So, it turns out that you’re done mixing when you’re done. It’s a lot like a drawing or painting and some point it looks great. At some point it sounds great. The advantage in digital mixing is you can always back up a step or two. Its like a big eraser, “no that sounds like crap” back up, DO OVER… Mixing can not be rushed or at least shouldn’t be. You need time to walk away come back and listen again. I found myself listening to the music on multiple speaker sets. The crappy computer speakers, my expensive headphones meant for mixing, a boom box, good computer speakers and when I got real close the bomb proof test the car stereo. Listen take notes then go make changes and start again.
My biggest problem with the recent project was I recorded us live. I only had two live channels to work with so the Bass and Ukulele resided on one track and the vocals lived on another. Not the best situation but fair enough. The bass and ukulele live in pretty different sonic worlds so separating them was easy. In doing so the upper harmonics of the bass were lost so I had to gently let them back in using EQ. The ukulele wasn’t that tough but again it has harmonics that live where the violin and my female vocalist is. My instructor at the university used to say “something must suffer”. Many times it was the ukulele.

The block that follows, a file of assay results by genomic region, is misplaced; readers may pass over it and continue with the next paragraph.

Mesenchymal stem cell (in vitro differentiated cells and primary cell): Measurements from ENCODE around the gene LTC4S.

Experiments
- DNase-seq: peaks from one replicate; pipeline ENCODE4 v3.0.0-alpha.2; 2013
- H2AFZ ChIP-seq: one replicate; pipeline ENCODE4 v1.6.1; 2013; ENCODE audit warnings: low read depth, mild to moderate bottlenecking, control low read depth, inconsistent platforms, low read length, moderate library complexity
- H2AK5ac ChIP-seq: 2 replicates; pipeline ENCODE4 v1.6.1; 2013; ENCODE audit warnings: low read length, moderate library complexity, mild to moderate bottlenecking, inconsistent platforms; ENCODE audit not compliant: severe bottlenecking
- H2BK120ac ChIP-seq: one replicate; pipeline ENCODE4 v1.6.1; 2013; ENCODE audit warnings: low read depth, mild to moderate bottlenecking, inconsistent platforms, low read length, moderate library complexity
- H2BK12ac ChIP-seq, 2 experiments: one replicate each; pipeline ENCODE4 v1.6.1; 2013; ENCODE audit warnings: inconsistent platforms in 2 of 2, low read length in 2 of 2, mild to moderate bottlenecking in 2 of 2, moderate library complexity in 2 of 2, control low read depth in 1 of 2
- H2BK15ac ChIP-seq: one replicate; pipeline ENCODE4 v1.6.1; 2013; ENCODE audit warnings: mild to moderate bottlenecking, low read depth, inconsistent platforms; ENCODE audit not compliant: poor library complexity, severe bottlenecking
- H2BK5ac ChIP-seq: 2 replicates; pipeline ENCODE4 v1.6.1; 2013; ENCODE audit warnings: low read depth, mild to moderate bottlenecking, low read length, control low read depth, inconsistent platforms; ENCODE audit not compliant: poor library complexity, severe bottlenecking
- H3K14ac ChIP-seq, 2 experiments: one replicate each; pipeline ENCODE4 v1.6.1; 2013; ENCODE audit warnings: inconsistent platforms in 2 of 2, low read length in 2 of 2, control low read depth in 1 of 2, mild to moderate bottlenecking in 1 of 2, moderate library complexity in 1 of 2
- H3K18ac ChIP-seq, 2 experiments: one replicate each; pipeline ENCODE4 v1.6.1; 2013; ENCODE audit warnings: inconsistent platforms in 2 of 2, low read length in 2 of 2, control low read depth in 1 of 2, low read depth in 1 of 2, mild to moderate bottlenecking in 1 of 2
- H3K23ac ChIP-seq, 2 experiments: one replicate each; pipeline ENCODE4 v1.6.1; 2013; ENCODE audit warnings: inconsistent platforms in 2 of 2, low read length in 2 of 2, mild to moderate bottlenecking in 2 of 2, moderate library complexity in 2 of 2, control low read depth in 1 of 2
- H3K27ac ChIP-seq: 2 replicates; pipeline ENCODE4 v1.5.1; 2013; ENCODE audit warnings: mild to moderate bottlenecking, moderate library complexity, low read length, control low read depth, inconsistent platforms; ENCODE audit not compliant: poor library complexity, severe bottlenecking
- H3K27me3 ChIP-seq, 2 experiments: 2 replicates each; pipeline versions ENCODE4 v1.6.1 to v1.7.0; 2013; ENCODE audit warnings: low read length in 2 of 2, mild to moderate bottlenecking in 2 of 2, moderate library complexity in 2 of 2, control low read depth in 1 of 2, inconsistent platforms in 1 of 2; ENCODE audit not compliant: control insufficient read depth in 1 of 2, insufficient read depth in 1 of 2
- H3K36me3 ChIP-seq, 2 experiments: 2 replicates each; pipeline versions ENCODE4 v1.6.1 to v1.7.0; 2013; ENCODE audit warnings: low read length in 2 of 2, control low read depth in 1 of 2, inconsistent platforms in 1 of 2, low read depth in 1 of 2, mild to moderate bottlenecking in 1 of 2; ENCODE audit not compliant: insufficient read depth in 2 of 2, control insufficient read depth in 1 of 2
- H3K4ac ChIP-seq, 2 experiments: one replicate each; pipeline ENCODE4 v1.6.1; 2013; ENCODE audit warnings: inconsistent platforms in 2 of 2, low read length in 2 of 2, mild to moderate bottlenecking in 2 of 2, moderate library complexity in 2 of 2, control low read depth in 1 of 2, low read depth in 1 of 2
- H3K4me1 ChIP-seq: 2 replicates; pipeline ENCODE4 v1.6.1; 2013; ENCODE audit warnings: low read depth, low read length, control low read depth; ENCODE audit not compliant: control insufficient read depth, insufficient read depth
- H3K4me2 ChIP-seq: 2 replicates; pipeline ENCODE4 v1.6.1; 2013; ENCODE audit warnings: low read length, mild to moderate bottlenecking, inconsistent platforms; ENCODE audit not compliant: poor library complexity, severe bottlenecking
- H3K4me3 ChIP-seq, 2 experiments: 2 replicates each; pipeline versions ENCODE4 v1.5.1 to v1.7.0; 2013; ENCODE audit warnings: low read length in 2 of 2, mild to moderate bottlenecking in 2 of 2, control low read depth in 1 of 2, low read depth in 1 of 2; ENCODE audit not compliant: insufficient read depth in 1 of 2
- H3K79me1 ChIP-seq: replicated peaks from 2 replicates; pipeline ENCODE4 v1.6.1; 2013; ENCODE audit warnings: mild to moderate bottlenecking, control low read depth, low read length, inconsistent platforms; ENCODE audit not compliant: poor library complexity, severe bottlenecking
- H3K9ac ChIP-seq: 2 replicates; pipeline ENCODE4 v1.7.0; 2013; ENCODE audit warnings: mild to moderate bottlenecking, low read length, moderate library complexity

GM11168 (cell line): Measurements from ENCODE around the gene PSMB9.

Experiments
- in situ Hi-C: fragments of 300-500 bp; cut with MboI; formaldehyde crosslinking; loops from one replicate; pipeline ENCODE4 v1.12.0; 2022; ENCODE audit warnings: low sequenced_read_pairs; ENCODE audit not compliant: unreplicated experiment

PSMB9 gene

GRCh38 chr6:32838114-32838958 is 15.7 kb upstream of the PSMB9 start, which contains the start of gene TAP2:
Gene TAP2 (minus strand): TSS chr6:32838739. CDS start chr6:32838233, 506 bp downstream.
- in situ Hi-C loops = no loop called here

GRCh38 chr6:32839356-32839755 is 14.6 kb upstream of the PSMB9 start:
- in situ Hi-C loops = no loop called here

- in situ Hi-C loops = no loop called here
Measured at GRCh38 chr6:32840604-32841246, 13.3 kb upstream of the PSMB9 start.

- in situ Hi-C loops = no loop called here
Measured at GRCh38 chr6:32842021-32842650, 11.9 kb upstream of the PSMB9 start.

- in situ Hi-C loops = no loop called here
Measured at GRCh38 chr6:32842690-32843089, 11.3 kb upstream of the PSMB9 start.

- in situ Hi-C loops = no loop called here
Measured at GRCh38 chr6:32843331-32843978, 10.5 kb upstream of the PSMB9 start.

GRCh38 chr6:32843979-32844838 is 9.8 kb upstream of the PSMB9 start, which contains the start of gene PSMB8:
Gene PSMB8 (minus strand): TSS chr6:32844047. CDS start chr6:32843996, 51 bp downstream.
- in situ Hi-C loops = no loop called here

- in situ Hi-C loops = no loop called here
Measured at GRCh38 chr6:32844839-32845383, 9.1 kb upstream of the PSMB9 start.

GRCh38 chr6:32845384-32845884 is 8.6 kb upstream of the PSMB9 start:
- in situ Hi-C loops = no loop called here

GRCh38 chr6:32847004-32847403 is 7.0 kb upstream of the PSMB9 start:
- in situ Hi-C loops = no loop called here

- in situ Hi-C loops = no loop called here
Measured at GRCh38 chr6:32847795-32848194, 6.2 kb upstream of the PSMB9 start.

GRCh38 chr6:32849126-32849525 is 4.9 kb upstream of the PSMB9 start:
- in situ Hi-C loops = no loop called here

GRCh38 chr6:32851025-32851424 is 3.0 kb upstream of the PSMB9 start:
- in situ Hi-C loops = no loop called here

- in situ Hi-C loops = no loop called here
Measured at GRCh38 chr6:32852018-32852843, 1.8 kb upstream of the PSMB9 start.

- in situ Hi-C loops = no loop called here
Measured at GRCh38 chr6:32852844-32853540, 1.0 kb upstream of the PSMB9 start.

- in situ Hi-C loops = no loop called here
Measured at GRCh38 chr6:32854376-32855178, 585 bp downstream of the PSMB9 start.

Lessons learned: Take your time, perform live but put everything on its own track (if possible), limit bleed through (more than one thing coming thru a channel due to ambient sound), listen on multiple speaker sets, know the sound you want and don’t give in till you get it.